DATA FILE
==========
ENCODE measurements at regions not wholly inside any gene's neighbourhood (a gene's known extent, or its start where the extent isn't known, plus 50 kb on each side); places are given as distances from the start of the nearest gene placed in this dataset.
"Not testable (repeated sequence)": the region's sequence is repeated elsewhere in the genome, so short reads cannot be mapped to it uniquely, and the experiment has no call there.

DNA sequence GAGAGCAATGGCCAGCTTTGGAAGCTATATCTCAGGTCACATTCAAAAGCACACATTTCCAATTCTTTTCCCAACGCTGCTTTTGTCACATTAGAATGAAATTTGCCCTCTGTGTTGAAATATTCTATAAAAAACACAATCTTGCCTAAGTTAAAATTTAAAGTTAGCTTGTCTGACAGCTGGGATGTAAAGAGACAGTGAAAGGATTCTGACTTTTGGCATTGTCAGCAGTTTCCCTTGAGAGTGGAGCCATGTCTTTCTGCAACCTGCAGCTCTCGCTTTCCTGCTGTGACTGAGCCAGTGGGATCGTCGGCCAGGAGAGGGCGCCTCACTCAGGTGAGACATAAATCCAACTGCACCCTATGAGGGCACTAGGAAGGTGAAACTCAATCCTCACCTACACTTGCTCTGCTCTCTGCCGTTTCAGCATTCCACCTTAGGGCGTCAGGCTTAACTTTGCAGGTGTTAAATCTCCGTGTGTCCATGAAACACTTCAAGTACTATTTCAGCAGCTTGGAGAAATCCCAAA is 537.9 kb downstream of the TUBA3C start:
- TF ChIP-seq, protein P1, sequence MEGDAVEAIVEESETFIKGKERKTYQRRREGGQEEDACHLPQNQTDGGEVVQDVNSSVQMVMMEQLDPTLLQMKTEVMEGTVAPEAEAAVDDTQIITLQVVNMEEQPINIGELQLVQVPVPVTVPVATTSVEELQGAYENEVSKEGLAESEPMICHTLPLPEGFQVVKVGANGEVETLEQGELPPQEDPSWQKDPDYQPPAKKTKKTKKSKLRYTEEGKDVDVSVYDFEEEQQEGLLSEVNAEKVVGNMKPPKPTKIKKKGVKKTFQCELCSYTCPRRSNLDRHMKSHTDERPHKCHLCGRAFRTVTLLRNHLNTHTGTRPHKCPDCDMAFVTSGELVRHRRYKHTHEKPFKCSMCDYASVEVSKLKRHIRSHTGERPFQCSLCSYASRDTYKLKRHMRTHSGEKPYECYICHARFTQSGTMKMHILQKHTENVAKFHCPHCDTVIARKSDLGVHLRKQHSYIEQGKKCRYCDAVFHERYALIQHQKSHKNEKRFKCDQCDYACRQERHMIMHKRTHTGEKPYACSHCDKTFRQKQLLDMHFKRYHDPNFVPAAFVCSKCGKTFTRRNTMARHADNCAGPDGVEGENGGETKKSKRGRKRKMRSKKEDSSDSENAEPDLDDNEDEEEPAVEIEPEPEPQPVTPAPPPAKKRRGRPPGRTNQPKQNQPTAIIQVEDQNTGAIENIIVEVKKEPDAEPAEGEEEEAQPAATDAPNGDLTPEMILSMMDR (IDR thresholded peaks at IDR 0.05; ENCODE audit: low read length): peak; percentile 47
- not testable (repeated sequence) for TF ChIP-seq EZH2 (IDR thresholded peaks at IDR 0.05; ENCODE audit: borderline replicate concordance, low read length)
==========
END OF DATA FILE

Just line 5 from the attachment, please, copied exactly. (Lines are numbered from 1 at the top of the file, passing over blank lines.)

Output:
- not testable (repeated sequence) for TF ChIP-seq EZH2 (IDR thresholded peaks at IDR 0.05; ENCODE audit: borderline replicate concordance, low read length)